The reason for this sudden shift in fame culture is a direct consequence of social media. But it is also reflective of, and reactive to, how honor culture has changed in recent decades.
Social media replaces community with audience
In the past, honor could be (simplistically) defined by how well the people in your community thought of you. With the rise of individualism and independence, our communities have become smaller, reducing the size of our honor feedback network. This can cause significant anxiety because it disrupts the risk of shame. What was once the fear of one in 20 people thinking badly of you in a larger co-dependent community, can now be one in four in the small network of relationships of a relatively independent lifestyle. One way to reduce this risk is to broaden your social feedback network by supplementing (or even replacing) your community with an audience, listening to the feedback of many people who are not necessarily in relationship with you, instead of being reliant on the feedback from a small group of people who know you. Social media offers us an audience to replace community, and a convenient array metrics too quantify honor/shame feedback (likes, comments, shares, etc). Replacing community with audience has replaced the role honor with fame and the practice of relationship with performance.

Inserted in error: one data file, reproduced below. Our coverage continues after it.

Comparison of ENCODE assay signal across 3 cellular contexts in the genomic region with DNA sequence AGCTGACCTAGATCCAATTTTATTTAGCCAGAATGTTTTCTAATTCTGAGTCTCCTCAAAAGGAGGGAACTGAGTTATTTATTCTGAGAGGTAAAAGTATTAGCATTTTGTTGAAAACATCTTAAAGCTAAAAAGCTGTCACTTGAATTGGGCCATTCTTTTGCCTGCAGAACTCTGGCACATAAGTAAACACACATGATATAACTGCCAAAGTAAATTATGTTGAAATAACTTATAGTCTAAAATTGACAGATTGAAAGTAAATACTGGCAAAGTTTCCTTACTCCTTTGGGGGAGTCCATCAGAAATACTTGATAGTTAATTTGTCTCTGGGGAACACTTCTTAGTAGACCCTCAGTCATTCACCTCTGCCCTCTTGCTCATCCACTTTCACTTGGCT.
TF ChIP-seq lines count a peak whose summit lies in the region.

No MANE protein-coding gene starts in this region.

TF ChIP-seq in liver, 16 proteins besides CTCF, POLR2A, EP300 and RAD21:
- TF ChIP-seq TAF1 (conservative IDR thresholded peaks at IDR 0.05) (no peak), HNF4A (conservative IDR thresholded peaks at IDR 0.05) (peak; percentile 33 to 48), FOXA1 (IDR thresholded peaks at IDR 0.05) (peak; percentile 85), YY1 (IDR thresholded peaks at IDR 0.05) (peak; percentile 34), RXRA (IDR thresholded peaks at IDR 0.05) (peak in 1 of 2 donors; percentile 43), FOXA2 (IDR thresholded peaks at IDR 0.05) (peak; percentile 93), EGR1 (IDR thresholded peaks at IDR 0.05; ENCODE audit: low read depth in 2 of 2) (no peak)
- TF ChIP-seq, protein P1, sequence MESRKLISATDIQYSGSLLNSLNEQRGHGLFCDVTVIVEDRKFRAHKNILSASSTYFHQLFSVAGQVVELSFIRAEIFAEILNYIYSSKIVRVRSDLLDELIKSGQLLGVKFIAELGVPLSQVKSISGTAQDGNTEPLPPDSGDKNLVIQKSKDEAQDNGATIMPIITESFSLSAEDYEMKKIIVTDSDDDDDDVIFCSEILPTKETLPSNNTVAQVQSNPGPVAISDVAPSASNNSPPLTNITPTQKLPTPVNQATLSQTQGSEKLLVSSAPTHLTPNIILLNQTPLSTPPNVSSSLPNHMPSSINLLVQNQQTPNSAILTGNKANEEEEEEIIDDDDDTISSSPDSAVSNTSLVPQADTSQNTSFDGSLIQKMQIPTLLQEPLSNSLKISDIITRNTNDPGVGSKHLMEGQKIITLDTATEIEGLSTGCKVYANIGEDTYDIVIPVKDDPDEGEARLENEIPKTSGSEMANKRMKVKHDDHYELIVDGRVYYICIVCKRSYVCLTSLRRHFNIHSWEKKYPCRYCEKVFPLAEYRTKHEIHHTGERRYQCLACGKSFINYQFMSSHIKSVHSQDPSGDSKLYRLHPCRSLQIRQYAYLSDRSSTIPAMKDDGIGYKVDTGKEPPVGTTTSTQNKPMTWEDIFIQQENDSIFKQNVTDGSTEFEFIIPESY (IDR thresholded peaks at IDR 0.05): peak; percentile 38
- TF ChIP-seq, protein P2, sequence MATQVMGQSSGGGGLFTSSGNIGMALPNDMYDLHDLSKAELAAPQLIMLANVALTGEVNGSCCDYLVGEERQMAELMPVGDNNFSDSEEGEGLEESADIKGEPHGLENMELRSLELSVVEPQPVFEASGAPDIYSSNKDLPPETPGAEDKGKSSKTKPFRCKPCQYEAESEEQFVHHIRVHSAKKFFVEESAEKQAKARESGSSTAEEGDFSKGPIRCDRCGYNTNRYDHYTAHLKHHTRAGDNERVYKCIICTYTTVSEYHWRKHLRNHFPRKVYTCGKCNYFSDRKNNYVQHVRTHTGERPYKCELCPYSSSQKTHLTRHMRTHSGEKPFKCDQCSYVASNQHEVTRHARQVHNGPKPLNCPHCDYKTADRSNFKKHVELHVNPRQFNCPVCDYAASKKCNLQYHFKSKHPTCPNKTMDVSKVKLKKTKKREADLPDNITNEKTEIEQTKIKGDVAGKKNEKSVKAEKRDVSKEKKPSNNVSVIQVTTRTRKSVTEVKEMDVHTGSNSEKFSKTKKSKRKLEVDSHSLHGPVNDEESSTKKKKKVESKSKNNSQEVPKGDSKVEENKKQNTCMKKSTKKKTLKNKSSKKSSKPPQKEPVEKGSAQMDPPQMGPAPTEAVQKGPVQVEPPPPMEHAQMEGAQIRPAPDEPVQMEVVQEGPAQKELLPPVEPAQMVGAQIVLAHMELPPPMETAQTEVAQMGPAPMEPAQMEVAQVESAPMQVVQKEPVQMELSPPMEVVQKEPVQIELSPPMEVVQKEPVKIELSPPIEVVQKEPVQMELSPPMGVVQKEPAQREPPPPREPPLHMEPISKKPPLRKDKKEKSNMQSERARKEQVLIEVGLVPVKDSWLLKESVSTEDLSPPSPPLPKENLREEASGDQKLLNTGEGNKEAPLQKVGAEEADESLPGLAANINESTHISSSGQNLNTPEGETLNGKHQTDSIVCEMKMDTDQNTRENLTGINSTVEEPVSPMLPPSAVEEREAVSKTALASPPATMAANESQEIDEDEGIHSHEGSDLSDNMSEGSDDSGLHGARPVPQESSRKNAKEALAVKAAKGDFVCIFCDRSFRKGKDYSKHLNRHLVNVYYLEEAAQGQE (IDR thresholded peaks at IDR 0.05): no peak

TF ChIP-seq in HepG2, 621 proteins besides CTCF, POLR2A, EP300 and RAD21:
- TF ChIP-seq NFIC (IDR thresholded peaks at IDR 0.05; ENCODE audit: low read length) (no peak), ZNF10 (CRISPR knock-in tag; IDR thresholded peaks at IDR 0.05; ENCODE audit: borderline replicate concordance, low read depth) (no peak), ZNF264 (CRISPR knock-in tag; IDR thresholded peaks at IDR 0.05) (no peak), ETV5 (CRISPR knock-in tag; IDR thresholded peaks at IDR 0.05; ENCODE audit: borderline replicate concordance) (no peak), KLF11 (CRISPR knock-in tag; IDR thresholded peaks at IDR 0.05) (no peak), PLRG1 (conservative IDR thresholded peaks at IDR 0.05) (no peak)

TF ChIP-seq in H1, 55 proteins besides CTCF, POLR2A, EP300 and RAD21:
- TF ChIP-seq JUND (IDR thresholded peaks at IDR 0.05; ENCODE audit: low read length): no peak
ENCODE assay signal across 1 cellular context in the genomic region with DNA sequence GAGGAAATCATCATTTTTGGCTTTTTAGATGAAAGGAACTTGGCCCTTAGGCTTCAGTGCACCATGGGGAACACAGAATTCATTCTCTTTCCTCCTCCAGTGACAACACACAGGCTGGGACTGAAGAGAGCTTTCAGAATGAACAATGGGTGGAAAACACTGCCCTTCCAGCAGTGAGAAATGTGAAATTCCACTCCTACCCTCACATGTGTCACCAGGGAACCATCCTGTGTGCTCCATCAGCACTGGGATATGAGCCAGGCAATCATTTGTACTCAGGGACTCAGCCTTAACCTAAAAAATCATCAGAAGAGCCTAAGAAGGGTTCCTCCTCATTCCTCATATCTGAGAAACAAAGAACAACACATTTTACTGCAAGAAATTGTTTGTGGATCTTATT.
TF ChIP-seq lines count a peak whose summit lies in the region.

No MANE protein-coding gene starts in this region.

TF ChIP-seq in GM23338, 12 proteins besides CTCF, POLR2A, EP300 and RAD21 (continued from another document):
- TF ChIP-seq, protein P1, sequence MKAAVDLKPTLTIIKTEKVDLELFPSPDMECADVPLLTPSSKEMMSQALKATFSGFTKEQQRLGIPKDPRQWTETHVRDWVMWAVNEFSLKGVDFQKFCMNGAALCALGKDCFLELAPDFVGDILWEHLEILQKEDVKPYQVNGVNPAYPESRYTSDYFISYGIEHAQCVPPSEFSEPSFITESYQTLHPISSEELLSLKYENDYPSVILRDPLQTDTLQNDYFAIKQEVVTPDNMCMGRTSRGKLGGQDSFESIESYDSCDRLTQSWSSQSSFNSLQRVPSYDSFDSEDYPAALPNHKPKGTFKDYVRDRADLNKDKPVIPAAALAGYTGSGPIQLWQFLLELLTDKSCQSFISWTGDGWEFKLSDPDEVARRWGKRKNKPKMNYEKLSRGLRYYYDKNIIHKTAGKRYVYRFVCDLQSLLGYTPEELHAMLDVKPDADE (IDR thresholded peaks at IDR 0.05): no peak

There are several consequences to this: